Week of October 21, 2019
A weekly Saturday recap to share with you our favorite links, discoveries, exhibitions, and more from the past seven days. This week: an explosion of color in our current must-see art exhibitions, an affordable new housewares series by Philippe Malouin, and four very different takes on wooden furniture, including the table above.
Currently on view at Galleri Christoffer Egelund in Copenhagen is a simple but nice series (above and at top) by the artist Anne Brandhøj, who’s combined various woods and wood techniques into a furnishings and forms and backdropped them with curtains by Arne Aksel. View the rest of the pieces here.
Swedish artist Simon Anund‘s Matter and Decay show at Stockholm’s Berg Gallery is already over, but we wanted to excerpt it here regardless — it combined one series of pigmented concrete shapes that resembled industrial parts with another more elemental one in which shapes act as counterweights to other shapes.
French Eindhoven grad Theophile Blandet recently created a collection for Berlin’s Functional Art Gallery in what he calls the “material of the future”: aluminum, the third most abundant element on earth, which can be recycled ad infinitum. Blandet worked it using plasma, fusion, hammering, bending, firing, and sandblasting to create elaborate chairs, tables, and shelves that look over-engineered and rough-hewn at the same time.
At Austria’s Gallery Elisabeth & Klaus Thoman, a solo show of work by Michael Kienzer combines both wall collages and John Chamberlain–esque metal sheet sculptures like the one above, all of them exploring color’s relationship to form.
Very much wishing we were in L.A. this past week to catch the tail end of a solo show by Jonathan Ryan, which ended today. His wall works combine sand and gravel with color in geometric, at times ancient-looking forms, referencing “prehistoric architecture, Art Deco, op art, and land art” in a quest to undertake a “painterly investigation of landscape and architecture by combining perspectival depth with textured surfaces.”
In New York, on the other hand, there’s still one more week to catch a dreamy exhibition of color field paintings by the late artist Leon Berkowitz, at Hollis Taggart in Chelsea.
Currently headlining a group show called Spaceless at Brooklyn’s Deli Gallery is this diminutive work by Rebecca Watson Horn, who’s joined in her exploration of abstraction by Alisa Bones, George Carr, and Kaveri Raina. It’s been a very good month for color in the art world, apparently (also this David Benjamin Sherry show at Salon 94 in New York).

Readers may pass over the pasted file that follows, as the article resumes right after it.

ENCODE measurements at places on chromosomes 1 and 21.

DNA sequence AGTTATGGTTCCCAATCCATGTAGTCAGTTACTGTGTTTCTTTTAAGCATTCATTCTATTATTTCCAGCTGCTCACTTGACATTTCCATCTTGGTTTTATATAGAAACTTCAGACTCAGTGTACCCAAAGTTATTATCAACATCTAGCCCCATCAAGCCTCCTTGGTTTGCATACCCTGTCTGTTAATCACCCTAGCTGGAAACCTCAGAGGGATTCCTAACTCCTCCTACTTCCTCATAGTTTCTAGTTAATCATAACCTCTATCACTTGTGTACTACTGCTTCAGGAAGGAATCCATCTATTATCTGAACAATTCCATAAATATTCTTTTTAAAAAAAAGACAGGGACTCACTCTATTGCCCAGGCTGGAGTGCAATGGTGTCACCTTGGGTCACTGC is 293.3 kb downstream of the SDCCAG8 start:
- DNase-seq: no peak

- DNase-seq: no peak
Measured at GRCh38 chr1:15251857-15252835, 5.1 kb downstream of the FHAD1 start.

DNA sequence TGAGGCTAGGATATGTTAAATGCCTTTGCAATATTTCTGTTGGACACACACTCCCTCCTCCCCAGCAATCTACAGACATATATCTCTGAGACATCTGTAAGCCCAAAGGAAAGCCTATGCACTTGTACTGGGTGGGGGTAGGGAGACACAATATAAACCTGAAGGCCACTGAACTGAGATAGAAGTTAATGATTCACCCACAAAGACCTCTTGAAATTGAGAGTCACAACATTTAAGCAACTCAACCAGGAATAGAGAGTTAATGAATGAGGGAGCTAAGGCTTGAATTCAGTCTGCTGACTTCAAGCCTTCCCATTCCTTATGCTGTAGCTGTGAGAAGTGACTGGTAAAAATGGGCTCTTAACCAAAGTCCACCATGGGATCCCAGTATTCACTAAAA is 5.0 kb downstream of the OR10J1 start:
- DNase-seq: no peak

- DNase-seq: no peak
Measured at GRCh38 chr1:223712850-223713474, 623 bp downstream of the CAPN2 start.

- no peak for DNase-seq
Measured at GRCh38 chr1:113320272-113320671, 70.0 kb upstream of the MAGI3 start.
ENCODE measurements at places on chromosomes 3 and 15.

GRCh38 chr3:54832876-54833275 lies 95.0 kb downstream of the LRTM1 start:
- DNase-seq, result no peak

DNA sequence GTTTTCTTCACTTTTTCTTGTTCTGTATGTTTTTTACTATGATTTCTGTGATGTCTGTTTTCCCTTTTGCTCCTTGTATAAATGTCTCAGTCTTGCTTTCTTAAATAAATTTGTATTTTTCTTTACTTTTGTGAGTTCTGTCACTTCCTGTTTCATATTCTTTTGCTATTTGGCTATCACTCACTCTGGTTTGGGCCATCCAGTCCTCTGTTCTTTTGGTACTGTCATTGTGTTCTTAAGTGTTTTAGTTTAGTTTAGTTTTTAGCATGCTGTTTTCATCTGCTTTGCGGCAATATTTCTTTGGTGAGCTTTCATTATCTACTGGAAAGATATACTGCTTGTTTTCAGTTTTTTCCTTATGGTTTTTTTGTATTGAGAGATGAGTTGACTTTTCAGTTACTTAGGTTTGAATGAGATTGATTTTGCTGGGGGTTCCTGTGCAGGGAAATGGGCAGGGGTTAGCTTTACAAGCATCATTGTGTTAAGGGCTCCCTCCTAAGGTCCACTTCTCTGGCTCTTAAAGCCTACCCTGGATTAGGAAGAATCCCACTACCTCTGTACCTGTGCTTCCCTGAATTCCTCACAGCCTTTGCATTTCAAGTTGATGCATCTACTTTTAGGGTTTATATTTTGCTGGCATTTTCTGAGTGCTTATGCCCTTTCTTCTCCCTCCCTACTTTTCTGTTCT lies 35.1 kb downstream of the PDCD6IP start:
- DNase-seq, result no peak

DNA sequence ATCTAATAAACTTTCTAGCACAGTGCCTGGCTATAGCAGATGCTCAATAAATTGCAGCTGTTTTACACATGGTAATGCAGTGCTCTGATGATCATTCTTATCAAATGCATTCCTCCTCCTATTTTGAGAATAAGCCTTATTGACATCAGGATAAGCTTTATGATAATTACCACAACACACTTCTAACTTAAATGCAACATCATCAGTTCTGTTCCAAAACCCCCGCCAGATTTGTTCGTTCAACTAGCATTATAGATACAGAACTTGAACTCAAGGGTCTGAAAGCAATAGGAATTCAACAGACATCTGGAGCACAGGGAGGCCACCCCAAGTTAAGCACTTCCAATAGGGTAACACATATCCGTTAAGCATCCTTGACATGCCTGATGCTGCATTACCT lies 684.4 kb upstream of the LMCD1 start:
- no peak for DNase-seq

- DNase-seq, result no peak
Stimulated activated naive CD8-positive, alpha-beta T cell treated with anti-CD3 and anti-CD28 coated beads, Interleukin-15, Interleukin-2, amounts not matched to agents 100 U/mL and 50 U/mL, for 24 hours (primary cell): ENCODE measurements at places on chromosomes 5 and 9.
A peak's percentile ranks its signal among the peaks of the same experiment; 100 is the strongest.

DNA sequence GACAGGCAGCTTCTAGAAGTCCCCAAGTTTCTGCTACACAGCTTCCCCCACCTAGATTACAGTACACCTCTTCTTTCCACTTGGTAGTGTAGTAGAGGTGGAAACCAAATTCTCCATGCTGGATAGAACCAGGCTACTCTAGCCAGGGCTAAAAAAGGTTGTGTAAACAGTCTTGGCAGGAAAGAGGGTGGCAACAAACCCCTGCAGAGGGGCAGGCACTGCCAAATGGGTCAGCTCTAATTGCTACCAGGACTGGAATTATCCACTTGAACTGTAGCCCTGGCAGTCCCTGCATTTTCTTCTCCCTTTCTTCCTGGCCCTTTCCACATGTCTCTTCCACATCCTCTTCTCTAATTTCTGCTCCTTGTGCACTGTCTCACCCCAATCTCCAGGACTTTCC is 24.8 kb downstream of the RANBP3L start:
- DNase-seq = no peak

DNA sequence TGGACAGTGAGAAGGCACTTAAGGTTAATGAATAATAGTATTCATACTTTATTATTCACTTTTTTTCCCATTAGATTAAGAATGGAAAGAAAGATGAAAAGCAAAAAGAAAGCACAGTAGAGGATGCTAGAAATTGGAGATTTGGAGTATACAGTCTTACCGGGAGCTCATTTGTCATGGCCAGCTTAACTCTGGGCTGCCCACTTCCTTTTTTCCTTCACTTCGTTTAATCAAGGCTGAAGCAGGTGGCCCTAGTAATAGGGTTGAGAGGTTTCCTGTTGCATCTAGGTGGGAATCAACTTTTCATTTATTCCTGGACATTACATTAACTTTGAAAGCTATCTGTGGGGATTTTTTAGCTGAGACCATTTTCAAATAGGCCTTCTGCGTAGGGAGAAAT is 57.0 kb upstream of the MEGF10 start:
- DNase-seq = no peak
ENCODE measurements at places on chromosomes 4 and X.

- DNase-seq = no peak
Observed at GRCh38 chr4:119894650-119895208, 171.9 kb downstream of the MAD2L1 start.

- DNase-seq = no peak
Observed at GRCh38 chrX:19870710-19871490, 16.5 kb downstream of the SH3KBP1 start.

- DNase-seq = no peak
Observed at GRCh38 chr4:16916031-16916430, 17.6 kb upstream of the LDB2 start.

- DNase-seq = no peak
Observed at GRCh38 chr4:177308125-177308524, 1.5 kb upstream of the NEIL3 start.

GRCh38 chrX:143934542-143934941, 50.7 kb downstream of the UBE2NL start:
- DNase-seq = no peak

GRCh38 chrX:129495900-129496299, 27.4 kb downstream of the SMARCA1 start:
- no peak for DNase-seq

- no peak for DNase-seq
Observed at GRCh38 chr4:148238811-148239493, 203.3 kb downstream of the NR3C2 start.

Pulled from our submissions box this week, the new Milan-based housewares brand Fili took its name from the Philippines, which is where its abaca hemp rugs and baskets are handwoven by local artisans.
Dimitri Bähler recently left Switzerland for a spell to do research projects in Japan, where he experimented with local materials and techniques; in Wajima, he applied traditional urushi lacquer (recently also used by Max Lamb) to wood, porcelain, and 3-D printed abstract shapes.
The coolest thing about Philippe Malouin’s new Kuru collection for Iittala, IMHO, isn’t that it comprises a diverse range of receptacles in which to store personal objects in your home — from a long trough for office supplies or paperbacks to a vase to a small bowl for odds and ends — but that it unifies, with one design language, ceramic, frosted glass, and smoked glass in a range of pretty autumnal colors.
We got things all wrong when we first saw this bench by the Hangzhou, China-based designer Mario Tsai — we thought it was made of identical metal sheets. In fact, it’s made of ultra-thin plywood, in a gradient of 19 different shades of green.
Jonathan Nesci’s TM dining table, designed recently for a private client, is made from aluminum, like the chair featured above, but with an entirely different vibe — solid, heavy-looking, and minimal.
Irish furniture brand Orior has been around for 40 years, but in June they relaunched with a new vibe and a series of new pieces. This week they debuted a second Orior 2.0 collection, our favorite pieces being the chair and table above, which have an appealingly chunky vintage-library vibe.
Entirely new as of this month, on the other hand, is Departo, a furniture and housewares brand designed for and inspired by the lifestyles of people who are perpetually on the move. Its first offering includes a really nice folding chair and bench inspired by campaign furniture — both under $500 — but we also really like its collection of ceramics.
We were idly browsing the Art—Object section of Totokaelo the other day when we came across its pieces by Vince Skelly, a Portland sculptor working in wood whose Ode table, above, is especially nice.
This Melbourne home interior by Freadman White and Marcello Donati of Anon Studio — featured this week on Yellowtrace — combines three of our favorite things: curved windows, floor-to-ceiling windows, and outdoor courtyards that live within an indoor space.